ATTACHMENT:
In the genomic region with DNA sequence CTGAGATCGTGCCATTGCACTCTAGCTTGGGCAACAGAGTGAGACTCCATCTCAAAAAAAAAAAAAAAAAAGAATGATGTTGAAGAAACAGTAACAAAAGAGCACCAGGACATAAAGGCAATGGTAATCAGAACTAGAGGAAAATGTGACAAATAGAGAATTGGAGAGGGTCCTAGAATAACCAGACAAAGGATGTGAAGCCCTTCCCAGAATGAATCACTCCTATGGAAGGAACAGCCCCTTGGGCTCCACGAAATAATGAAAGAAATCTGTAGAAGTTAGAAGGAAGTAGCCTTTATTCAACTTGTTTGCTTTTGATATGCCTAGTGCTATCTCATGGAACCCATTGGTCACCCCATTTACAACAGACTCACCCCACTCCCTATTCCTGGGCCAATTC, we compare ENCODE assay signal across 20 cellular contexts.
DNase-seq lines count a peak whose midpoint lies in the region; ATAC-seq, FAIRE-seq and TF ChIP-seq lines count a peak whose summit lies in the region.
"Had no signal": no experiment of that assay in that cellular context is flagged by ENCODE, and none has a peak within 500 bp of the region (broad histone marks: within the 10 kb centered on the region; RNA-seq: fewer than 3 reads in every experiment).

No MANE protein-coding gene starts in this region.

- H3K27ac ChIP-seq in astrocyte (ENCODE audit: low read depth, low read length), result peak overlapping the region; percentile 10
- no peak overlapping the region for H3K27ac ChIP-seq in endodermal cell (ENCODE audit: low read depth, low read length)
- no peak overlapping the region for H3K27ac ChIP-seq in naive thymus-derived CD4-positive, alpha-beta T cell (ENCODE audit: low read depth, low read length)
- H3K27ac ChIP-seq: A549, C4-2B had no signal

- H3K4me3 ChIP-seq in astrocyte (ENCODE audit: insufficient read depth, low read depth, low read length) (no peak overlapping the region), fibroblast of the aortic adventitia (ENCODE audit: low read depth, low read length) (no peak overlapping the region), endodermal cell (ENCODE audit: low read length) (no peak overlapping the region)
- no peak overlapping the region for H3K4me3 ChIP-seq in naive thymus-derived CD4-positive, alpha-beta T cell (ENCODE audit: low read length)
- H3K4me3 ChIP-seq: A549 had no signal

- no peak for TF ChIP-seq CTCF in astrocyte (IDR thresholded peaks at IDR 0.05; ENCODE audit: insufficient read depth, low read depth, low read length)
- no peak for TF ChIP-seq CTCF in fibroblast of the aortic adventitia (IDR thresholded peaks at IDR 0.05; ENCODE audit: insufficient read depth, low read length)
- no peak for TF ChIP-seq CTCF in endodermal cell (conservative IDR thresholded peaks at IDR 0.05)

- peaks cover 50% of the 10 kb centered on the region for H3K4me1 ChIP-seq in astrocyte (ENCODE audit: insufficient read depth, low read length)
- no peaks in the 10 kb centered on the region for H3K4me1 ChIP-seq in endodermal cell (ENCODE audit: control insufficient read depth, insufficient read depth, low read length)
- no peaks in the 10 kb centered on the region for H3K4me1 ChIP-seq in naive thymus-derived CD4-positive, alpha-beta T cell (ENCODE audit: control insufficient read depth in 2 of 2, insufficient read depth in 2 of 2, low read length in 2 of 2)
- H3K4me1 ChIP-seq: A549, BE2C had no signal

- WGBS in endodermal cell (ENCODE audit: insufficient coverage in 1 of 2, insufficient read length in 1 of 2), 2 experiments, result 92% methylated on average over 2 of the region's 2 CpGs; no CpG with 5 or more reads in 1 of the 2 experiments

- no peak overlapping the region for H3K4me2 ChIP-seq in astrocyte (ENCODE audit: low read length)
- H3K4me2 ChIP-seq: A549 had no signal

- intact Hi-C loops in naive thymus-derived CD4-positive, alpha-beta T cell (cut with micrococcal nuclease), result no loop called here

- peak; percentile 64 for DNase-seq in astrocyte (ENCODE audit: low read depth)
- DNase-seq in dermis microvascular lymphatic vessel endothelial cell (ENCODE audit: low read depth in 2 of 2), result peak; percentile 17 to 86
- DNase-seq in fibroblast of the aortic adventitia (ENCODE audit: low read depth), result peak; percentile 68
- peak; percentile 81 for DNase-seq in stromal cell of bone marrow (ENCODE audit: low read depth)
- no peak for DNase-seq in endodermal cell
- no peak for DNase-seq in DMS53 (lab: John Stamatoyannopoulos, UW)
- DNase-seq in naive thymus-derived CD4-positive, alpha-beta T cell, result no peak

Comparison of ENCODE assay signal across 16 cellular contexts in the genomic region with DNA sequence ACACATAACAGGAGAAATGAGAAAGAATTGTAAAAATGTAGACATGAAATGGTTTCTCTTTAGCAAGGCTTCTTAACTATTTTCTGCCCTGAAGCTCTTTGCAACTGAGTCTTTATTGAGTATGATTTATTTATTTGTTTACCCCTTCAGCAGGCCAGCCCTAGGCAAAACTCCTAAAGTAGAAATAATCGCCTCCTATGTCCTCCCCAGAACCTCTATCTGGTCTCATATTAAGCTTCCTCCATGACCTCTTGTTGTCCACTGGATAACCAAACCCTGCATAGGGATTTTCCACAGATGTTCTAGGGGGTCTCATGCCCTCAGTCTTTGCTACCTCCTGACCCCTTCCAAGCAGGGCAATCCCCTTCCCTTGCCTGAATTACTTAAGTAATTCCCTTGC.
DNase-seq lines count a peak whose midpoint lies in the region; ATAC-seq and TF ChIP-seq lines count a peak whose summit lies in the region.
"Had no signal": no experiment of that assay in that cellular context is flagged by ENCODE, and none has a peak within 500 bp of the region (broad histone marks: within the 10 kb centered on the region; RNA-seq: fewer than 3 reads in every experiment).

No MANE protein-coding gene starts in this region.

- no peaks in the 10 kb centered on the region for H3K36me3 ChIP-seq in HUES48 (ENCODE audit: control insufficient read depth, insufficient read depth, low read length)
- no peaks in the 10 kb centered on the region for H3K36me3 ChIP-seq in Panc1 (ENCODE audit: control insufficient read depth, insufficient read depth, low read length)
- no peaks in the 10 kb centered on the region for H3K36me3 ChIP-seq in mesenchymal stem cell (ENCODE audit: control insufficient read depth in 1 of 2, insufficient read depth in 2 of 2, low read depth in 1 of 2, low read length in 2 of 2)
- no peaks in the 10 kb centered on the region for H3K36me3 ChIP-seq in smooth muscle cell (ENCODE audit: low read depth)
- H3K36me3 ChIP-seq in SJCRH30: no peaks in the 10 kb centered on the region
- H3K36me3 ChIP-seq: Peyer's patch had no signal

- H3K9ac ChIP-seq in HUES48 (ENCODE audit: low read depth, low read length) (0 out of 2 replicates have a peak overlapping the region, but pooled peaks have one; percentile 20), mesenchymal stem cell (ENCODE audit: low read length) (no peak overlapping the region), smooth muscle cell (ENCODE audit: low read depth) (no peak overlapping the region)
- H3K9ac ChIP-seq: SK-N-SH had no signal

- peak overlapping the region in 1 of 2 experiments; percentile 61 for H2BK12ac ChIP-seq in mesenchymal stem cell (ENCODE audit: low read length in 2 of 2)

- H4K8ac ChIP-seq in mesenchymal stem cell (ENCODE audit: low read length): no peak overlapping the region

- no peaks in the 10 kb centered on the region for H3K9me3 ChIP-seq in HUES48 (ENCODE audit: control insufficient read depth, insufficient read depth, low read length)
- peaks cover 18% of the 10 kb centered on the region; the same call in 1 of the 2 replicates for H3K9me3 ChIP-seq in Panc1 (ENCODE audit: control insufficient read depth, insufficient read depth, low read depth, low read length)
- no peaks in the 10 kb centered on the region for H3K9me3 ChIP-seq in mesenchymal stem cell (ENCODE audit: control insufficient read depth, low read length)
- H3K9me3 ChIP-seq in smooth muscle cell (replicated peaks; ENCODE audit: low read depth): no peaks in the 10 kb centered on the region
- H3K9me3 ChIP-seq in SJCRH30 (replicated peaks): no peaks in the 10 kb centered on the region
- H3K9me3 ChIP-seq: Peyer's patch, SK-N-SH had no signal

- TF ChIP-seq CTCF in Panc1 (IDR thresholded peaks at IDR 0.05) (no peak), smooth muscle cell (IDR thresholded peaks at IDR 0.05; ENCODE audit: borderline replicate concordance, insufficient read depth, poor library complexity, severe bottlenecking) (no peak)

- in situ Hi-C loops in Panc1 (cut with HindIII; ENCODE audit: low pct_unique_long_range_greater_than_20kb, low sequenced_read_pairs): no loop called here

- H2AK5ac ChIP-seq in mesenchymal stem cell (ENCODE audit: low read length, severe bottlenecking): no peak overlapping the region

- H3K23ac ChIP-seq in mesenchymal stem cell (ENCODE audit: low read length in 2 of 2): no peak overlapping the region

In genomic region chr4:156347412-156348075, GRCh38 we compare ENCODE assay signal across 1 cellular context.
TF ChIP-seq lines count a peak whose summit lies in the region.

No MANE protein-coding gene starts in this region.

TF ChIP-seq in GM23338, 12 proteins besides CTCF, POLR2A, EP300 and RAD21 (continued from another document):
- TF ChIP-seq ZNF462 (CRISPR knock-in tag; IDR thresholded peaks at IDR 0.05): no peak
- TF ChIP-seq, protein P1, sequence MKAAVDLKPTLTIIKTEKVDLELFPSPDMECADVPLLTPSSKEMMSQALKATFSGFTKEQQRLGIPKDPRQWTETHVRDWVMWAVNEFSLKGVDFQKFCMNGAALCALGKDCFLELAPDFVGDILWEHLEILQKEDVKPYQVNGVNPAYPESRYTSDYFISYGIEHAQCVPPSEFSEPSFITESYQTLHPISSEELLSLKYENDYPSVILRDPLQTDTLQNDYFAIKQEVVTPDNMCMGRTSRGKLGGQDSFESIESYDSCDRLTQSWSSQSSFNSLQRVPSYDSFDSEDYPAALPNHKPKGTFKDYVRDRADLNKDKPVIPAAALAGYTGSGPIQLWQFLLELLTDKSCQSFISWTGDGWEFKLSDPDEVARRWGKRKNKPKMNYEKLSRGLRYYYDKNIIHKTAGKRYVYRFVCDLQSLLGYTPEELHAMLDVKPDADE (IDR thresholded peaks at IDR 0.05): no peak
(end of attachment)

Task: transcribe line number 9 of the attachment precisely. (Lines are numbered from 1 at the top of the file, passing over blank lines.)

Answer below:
- H3K4me3 ChIP-seq in astrocyte (ENCODE audit: insufficient read depth, low read depth, low read length) (no peak overlapping the region), fibroblast of the aortic adventitia (ENCODE audit: low read depth, low read length) (no peak overlapping the region), endodermal cell (ENCODE audit: low read length) (no peak overlapping the region)